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Supreme Court orders brothers off National Gypsum land outside Windsor

The Kentville law courts.
The Kentville law courts. - File Photo

Veinots claimed ‘adverse possession’ of portion of 63-acre property

KENTVILLE, N.S. —

The Supreme Court of Nova Scotia has ruled in favour of National Gypsum in a dispute over land in Sweets Corner.

National Gypsum applied to the court claiming damages for trespass and seeking a permanent injunction with respect to the Sweets Corner property. The respondents are three brothers, Vaughn, Geoff and Blaine Veinot, who each contested the claims by National.

The subject property, which is mostly forested, is approximately 63 acres in size and is located off Wentworth Road in Sweets Corner, outside Windsor. National Gypsum claims it has owned the land since 1937. The respondents didn’t contest that the company holds paper title to the property.

The respondents claimed “adverse possession” of less than 20 per cent of the property. In Nova Scotia, a person can make a claim in adverse possession – also known colloquially as “squatters rights” - and gain ownership of a private parcel of land if 20 years of continuous use and occupation can be demonstrated.

Each of the respondents said that their grandfather, father and other relatives made use of the property since the 1950s and that they thought the property was abandoned. Geoff and Vaughn Veinot each said his claim in adverse possession began to run in 1986. Blaine said the same, except for certain pasture land which he said he began to use in the 1970s.

Vaughn Veinot’s property shares a southern boundary with the land in question. He purchased the property in 1996, built a home there and has lived there since.

Geoff Veinot lives on a lot that shares a northern boundary with the subject property. He doesn’t own the lot. Blaine Veinot says this land was deeded to him by his father in 1984. The lot has not been migrated to the new land registration system.

Blaine Veinot lives on a lot to the immediate north of where Geoff Veinot lives. Blaine bought the land from his grandfather in 1975 and has lived there since 1977. The parties disagree as to whether Blaine’s land shares a boundary with the subject property.

National migrated the subject property into the new land registration system in 2005. A “Form 5” was completed by Patrick Mills on behalf of National at that time.

He solemnly declared on behalf of the company as to the corporation’s knowledge that the land wasn’t being occupied without permission. That wasn’t the case, as the Veinot brothers were occupying part of the property.

Jeff Newton visited the property on behalf of National in September 2017. He said it appeared that a portion of the property had structures on it, a small livestock barn and a shed, as well as a driveway and some landscaping, near the northern boundary. A surveyor prepared a location certificate showing the encroachments.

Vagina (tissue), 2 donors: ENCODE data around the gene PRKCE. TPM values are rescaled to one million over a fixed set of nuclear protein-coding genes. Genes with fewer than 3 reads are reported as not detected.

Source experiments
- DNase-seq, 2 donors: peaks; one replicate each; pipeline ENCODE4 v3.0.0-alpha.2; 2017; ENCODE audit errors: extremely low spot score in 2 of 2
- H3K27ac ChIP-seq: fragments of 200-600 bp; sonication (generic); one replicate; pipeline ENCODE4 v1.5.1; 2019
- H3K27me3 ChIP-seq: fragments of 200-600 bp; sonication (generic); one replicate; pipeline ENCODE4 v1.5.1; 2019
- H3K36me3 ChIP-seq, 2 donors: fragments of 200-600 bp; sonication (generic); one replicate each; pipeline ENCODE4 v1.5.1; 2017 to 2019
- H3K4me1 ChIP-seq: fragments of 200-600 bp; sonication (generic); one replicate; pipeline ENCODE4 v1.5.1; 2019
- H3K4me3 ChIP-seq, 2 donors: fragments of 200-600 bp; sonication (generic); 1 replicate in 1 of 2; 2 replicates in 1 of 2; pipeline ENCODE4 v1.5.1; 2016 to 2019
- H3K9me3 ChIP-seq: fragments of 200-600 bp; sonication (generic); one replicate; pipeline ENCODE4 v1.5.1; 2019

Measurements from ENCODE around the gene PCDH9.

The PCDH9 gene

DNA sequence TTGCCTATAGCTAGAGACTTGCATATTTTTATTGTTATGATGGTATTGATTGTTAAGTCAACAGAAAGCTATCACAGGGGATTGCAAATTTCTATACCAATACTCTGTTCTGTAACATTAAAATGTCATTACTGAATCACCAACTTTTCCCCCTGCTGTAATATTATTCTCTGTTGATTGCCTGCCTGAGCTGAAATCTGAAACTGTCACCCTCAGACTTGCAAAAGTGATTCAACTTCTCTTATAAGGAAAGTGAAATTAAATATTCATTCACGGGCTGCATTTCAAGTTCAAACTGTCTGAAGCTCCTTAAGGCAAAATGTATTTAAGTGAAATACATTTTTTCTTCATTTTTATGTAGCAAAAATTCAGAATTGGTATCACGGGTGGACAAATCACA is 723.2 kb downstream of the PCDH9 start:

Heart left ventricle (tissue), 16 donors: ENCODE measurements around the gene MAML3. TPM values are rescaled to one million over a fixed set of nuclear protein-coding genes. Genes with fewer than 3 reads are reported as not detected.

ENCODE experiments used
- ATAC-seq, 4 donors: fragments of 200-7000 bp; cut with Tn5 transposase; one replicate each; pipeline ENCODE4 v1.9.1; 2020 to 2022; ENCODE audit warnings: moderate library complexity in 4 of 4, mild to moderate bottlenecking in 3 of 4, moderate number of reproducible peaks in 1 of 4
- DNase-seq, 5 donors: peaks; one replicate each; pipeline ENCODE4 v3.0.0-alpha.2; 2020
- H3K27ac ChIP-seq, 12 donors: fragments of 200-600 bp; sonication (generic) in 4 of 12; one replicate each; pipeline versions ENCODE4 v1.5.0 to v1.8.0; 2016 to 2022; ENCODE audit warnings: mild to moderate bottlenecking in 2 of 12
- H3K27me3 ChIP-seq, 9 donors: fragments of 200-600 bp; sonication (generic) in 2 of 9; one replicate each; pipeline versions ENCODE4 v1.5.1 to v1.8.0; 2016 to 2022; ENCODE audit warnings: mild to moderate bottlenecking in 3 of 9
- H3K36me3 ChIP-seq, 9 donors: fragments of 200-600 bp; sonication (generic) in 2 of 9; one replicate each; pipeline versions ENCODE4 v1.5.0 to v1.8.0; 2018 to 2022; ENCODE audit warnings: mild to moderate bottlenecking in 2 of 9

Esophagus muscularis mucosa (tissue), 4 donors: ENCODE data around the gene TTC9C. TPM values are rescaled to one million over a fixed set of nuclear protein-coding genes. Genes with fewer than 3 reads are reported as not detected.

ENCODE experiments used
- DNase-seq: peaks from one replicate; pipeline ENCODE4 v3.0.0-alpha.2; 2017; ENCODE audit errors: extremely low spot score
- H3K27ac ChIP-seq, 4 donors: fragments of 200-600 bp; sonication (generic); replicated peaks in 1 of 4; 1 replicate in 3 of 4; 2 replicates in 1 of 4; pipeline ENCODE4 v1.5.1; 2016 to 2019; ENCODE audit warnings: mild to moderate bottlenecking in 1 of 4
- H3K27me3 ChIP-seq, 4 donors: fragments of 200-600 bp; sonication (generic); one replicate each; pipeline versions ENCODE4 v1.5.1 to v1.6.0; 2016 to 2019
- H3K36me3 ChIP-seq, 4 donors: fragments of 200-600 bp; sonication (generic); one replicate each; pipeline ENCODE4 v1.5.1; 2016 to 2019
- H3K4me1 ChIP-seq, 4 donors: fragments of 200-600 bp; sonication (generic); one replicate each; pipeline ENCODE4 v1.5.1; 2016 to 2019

Justice Anne E. Smith concluded that National Gypsum’s 2005 migration of the subject property was appropriate. The respondents claimed that the failure of National to provide them with a Form 5 at the time of the migration of the property or in 2017 means that the migration was improper.

They also contended that the very recent service on them of Forms 5 and 9 resets the limitation clock for their claims in adverse possession. The purpose of a Form 9 is to give notice to an occupier or the most recent owner.

Smith upheld the 10-year limitation on adverse possession claims after the time a property is migrated. She found that only Vaughn Veinot is an adjacent property owner. His claim of adverse possession failed because he acknowledged that National owned the property.

Vaughn had written a letter to National in August 2016 stating that “National Gypsum owns a piece of land next to my house and I would be interested in purchasing it for a reasonable price.”

He went on to state that the Nova Scotia Land Registry “gave me your company as the owner and your address.”

He said there is a pond “partly on my property and on your land” and maple trees he had tapped. “I would like to own this property,” Vaughn stated. “If it is not for sale, I hope you don’t mind if I continue to skate on the pond and tap the maple trees.”

Over the next 18 months, Vaughn continued to make inquiries, offering to purchase the property and also offering to act as a custodian on behalf of National but his proposals were denied.

Smith found that, provisionally, none of the Veinots have shown adverse possession for 20 years because their uses were not exclusive, given National’s entry onto the property in 2004, 2005 and 2017. Uses by Blaine Veinot prior to 1986, such as pasturing cows, were interrupted by the use of the property by Reid and Lyman Shanks.

Smith awarded National a declaration that it has legal title to the property; $1 in damages for the respondents’ trespass on the property; a mandatory injunction requiring the respondents to remove all structures from the property and to restore the property within six months; an injunction enjoining the respondents from any further trespass and costs of the court application.

Smith said that if the parties can’t agree on costs, she would receive written submissions within 20 calendar days of her decision.

Kirk.starratt@kingscountynews.ca

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